Cash Reserves, Cash To Close, Certificate Of Eligibility
The next C is Cash Reserves. This is a term you are going to hear a lot of times when you are applying for a loan. It is the money in the bank beyond your down payment and your closing costs or what’s leftover. Sometimes, cash reserves are required for you to get the best loan. The amount is determined by the lender and the product that you are going for. It basically represents a safety net to show that you have got money in the bank, as it were.
Cash to close is a term that you are going to hear a lot. It is the total amount that you need to bring to what they call the closing table. In some states, you do go to a closing table or a closing attorney’s office. In some states, you go to an escrow office. On that closing day, you need to bring the cash to close, which will include your down payment minus your earnest money deposit. It also includes your fees for title, escrow attorneys, etc.
Most of the time, it is also going to include your prepaid taxes, homeowner’s insurance, and Home- Owner’s Association fees that apply. That is your HOA. These days it is usually done by a wire, so make sure that you deposit that big bag of cash that you have got lying around in your apartment a few days early, so your bank has got it for the wire. Seriously, do not do that. If you have got a big bag of cash, tell your lender right away. If you have a big bag of cash, what are you doing?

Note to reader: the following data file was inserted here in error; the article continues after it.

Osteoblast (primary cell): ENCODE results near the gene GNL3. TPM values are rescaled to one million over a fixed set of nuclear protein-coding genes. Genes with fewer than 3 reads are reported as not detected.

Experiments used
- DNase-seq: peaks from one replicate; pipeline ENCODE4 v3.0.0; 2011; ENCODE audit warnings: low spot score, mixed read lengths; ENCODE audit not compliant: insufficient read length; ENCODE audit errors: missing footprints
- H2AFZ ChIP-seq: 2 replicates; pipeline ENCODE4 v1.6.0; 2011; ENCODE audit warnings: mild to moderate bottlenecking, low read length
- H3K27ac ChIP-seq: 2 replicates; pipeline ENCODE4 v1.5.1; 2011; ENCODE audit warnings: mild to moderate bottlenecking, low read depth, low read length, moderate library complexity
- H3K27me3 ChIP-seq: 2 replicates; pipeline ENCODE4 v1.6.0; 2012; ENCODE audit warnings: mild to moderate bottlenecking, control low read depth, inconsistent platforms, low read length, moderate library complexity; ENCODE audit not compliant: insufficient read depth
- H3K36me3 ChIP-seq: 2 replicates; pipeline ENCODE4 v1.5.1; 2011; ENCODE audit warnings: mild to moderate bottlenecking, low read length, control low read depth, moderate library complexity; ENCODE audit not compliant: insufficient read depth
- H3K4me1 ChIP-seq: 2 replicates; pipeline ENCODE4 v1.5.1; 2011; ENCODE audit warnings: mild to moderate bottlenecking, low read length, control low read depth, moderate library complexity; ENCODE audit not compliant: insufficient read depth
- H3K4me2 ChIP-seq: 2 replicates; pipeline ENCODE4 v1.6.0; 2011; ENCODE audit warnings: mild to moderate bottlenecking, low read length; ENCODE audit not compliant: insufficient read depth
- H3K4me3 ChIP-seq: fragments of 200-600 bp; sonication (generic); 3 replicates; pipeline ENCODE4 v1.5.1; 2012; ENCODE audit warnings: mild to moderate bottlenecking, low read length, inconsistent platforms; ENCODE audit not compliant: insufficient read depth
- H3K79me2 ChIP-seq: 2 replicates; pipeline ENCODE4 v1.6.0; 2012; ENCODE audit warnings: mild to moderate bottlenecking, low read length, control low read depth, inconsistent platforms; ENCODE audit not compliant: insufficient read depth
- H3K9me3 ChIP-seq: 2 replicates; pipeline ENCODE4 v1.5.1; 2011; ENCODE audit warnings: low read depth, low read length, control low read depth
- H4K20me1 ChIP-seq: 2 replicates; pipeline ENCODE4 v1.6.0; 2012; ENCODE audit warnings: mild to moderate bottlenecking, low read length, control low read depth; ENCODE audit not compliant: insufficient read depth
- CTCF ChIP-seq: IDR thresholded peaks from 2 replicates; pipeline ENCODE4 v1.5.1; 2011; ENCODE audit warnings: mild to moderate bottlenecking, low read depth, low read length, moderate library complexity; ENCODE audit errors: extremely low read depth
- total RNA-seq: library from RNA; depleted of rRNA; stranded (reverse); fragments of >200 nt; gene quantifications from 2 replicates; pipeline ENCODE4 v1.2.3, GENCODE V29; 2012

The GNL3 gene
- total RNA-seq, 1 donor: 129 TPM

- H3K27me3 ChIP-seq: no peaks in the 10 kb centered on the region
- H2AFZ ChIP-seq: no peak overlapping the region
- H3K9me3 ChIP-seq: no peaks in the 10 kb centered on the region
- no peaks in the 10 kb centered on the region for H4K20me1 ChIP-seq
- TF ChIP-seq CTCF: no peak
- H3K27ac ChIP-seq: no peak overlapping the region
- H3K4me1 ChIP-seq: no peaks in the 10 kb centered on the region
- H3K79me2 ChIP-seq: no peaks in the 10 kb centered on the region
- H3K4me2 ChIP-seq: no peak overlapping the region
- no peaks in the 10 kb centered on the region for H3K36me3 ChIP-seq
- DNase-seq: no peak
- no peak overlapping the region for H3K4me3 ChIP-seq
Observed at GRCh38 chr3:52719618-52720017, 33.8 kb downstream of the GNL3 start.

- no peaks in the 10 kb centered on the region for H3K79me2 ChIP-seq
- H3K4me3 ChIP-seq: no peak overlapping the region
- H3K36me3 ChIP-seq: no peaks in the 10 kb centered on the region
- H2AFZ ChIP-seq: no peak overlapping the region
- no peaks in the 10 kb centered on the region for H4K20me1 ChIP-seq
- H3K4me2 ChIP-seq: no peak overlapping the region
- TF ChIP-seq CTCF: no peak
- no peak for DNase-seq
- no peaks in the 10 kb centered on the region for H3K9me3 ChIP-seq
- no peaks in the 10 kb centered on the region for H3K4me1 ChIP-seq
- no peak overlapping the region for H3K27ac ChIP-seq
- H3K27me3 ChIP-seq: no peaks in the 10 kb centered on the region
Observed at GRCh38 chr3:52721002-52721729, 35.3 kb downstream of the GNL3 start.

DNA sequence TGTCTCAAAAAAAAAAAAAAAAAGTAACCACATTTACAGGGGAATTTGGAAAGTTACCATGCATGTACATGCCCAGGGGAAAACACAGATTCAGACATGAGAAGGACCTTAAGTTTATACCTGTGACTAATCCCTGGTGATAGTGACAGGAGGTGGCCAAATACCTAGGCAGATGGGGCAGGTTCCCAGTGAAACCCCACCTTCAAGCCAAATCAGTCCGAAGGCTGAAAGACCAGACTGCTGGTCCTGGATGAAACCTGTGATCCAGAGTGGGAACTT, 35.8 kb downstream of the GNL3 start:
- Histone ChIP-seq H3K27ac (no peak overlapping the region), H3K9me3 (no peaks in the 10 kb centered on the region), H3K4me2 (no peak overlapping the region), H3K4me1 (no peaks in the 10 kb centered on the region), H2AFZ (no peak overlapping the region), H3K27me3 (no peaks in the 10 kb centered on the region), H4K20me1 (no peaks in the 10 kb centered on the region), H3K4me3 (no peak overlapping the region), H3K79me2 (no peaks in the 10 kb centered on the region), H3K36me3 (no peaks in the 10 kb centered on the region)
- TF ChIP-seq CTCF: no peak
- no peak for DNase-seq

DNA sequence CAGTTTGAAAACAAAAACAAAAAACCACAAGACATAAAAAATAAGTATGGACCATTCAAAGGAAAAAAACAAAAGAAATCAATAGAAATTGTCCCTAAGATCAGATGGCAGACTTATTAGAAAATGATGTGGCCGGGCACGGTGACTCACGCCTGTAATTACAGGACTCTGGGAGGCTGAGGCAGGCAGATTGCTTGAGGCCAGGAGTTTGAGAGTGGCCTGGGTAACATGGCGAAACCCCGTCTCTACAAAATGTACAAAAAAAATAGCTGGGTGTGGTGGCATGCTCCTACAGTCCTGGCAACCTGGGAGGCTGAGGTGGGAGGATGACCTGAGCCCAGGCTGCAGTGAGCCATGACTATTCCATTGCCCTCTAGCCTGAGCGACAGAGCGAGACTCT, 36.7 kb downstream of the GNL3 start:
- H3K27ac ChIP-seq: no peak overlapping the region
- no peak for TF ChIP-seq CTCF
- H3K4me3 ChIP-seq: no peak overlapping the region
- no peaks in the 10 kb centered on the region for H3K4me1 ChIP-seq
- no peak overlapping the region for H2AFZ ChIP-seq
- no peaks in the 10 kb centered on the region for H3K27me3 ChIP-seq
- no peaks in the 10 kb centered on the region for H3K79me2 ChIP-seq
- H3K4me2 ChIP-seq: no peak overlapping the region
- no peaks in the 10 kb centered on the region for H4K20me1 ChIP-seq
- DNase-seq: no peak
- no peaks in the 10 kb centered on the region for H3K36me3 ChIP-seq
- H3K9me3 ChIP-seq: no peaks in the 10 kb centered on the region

Next up is the Certificate of Eligibility. This is something strictly for my military folks or my vets. This is a document used in VA loans. If you are a military person or a vet and you have not started your home buying plans, binge this episode and get going because you have one of the absolute best loans out there, which is a VA loan. As a matter of fact, I had someone who was in the military for twelve years. She came out and called me. She is like, “I am ready to buy a house.” We went out and first offered, first home.
She closed on a house with an incredible VA loan. This was a little hoop that we had to jump through. If you are getting this Certificate of Eligibility, it is a certificate that is issued by the US Department of Veterans Affairs, The VA, certifying a vet’s eligibility for a VA guaranteed mortgage loan. As with all things in the government, be sure to ask this very early in your home buying process because acquiring it goes through all those standard military things like SNAFUs, FUBARs, and TARFUs.
Sometimes, cash reserves are required for you to get the best loan.
Chain Of Title, Change Orders, Clear Title, Closed-Ended Credit
The next one is Chain of Title. This is the history of all the owners and the title changes that have happened on a property. The next C is called Change Orders. This is something you are going to hear in a new build. It is a change in the original construction plans for a new build. Let’s jump back to a clear title. This is why you get title insurance. You want a clear title. It is to ensure that your ownership is free of liens, defects, or other legal encumbrances.